We all are familiar with the force of gravity. But, where do the gravitational waves fit in the picture?
On September 14, 2015 at 5:51 am ET, Laser Interferometer Gravitational-wave Observatory (LIGO), detected the gravitational waves for the first time. This discovery confirmed one of the major predictions of Einstein's general theory of relativity, which will definitely pave the way for a new era of observational astrophysics.
The general theory of relativity, published a hundred years ago, describes spacetime as a single dynamic entity and predicts the bizarre phenomena, like black holes and gravitational waves. In other words, Einstein discarded Newtonian notion of the independent nature of space and time and argued that space is not a mere canvas upon which all the events unfold by the mysterious force of gravity, as envisioned by Newton.
The general theory of relativity also predicts that a strong gravitational field, similar to that of the sun, "warps" spacetime and even light is deflected by gravity. In 1919, the British astrophysicist Arthur Eddington measured the bending of star light around the sun during a solar eclipse as predicted by the general theory of relativity -- it was a clear vindication of the validity of this theory. There have been other verifications of general theory of relativity since the days of Eddington.
In fact, the seemingly abstract concept of warping of spacetime produces noticeable effects, such as time dilation that has been measured precisely. The general theory of relativity predicts that the warping spacetime will be larger in stronger gravitational fields. Apparently, clocks on the ground (closer to earth) will run more slowly than the clocks, say, aboard the GPS satellites orbiting the earth.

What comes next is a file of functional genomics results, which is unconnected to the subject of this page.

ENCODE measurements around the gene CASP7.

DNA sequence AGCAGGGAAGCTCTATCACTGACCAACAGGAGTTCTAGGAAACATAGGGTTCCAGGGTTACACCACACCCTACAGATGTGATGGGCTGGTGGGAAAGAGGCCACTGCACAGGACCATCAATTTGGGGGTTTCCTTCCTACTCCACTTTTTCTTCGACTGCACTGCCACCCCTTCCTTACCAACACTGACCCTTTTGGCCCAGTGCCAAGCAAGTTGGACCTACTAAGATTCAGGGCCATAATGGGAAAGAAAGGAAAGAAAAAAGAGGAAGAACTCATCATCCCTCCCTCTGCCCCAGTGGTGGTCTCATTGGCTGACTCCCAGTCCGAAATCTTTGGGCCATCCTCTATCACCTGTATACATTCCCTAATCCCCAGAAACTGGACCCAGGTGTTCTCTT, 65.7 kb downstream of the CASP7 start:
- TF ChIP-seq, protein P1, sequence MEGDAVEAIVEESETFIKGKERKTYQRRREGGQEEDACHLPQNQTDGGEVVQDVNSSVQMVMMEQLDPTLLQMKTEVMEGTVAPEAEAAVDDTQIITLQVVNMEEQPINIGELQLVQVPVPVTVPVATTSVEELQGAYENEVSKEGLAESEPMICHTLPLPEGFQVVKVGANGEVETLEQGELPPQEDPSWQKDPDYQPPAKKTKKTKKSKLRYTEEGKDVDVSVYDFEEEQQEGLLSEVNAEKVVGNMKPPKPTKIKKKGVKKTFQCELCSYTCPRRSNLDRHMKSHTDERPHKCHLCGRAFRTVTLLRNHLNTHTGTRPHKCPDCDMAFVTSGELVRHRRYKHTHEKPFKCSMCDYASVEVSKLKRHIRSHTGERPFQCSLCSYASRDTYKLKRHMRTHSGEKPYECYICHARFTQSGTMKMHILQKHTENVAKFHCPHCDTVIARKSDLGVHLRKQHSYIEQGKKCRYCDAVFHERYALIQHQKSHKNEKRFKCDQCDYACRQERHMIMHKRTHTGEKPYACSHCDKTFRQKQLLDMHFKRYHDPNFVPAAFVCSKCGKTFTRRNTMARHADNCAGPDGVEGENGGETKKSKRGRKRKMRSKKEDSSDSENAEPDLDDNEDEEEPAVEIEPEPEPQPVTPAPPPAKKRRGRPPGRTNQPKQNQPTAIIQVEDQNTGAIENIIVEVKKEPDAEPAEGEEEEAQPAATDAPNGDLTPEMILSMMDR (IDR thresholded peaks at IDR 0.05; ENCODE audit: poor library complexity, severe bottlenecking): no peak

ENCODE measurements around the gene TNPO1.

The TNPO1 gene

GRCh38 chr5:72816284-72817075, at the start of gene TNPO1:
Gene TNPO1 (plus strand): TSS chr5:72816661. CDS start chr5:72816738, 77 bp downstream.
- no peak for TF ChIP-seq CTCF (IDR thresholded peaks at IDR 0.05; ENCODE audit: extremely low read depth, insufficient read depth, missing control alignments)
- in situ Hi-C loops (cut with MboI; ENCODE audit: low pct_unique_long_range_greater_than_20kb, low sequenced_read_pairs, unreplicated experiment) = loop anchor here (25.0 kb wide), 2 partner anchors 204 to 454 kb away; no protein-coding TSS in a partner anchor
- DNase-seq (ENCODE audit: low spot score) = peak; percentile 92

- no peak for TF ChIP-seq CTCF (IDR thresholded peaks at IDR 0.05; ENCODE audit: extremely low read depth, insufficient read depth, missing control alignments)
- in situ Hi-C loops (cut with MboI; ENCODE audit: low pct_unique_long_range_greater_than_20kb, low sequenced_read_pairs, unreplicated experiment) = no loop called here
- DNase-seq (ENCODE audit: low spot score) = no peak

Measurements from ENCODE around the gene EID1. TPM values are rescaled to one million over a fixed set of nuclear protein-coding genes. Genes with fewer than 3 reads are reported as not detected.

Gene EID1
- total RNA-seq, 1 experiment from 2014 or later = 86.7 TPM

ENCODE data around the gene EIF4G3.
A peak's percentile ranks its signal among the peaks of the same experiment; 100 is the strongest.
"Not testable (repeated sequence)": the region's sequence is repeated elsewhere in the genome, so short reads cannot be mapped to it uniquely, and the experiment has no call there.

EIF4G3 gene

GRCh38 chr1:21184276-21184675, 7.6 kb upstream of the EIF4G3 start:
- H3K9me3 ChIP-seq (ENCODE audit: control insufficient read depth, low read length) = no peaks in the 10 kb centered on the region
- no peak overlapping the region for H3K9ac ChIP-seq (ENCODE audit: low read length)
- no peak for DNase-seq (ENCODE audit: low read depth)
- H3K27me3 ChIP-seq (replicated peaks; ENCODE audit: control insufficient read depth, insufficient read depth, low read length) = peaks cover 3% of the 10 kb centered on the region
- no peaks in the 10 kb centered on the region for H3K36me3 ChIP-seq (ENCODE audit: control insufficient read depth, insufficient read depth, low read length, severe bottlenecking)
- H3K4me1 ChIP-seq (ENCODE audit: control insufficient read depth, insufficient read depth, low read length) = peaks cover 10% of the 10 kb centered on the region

Einstein's equations calculate this time difference to be about 38 microseconds per day, and these relativistic effects were taken into account by adding the required mathematical corrections into the system when the GPS satellites were deployed. The general theory of relativity (linked to special theory of relativity) explains even such microscopic anomalies about space and time so beautifully, and they together form the foundation of modern physics.
Another prediction of general theory of relativity is the newly detected gravitational waves. Physicists often describe gravitational waves as "ripples on space-time," caused by moving masses similar to the electromagnetic waves caused by moving charges. Like a pebble dropped in a pond can generate waves propagating in all directions across the water, cataclysmic events such as the collisions of black holes will send out energy propagating through the fabric of the spacetime in the form of gravitational waves.
LIGO scientists estimate that this particular event detected on earth in last September took place about 1.3 billion years ago. The researchers confirmed that these waves were generated by two massive black holes as they spiraled each other until merged together sending these ripples that washed across our planet at the speed of light about five months ago. Indeed, these waves are the voices of stellar ghosts (black holes) as they ripped each other apart in the far corners of the universe and that message was sent to us over the cosmic network.
Astronomers rely on different forms of electromagnetic waves to observe the universe. For example, radio telescopes are used in astronomy to explore the universe by detecting radio signals emitted by different objects. However, we learned to communicate with them -- think of mobile communication that is entirely dependent on radio waves. The detection of gravitational waves marked a triumphant moment in scientific history and will provide a completely new way of looking at the universe.
What will the coming years bring to physics? A new wave from the cosmic ocean, or, perhaps an ocean itself.